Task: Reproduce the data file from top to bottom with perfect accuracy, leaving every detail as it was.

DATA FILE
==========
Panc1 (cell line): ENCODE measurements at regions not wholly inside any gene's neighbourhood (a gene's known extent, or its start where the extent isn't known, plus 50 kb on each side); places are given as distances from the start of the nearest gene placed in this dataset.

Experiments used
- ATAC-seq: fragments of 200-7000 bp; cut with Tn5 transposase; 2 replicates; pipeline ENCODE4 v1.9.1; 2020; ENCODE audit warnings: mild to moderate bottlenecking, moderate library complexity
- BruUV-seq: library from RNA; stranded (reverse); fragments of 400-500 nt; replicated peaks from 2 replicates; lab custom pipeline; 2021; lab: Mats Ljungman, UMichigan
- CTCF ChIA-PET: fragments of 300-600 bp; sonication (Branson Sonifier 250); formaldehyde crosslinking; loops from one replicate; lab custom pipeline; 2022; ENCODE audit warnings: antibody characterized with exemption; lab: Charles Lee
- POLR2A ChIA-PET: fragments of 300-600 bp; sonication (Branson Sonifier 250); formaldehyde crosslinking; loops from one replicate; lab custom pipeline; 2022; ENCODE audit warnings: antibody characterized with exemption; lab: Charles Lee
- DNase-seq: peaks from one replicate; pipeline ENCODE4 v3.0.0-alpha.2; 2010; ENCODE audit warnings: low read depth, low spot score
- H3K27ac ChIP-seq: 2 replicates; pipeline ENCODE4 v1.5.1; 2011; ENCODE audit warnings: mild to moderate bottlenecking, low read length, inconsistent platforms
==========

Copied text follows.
Panc1 (cell line): ENCODE measurements at regions not wholly inside any gene's neighbourhood (a gene's known extent, or its start where the extent isn't known, plus 50 kb on each side); places are given as distances from the start of the nearest gene placed in this dataset.

Experiments used
- ATAC-seq: fragments of 200-7000 bp; cut with Tn5 transposase; 2 replicates; pipeline ENCODE4 v1.9.1; 2020; ENCODE audit warnings: mild to moderate bottlenecking, moderate library complexity
- BruUV-seq: library from RNA; stranded (reverse); fragments of 400-500 nt; replicated peaks from 2 replicates; lab custom pipeline; 2021; lab: Mats Ljungman, UMichigan
- CTCF ChIA-PET: fragments of 300-600 bp; sonication (Branson Sonifier 250); formaldehyde crosslinking; loops from one replicate; lab custom pipeline; 2022; ENCODE audit warnings: antibody characterized with exemption; lab: Charles Lee
- POLR2A ChIA-PET: fragments of 300-600 bp; sonication (Branson Sonifier 250); formaldehyde crosslinking; loops from one replicate; lab custom pipeline; 2022; ENCODE audit warnings: antibody characterized with exemption; lab: Charles Lee
- DNase-seq: peaks from one replicate; pipeline ENCODE4 v3.0.0-alpha.2; 2010; ENCODE audit warnings: low read depth, low spot score
- H3K27ac ChIP-seq: 2 replicates; pipeline ENCODE4 v1.5.1; 2011; ENCODE audit warnings: mild to moderate bottlenecking, low read length, inconsistent platforms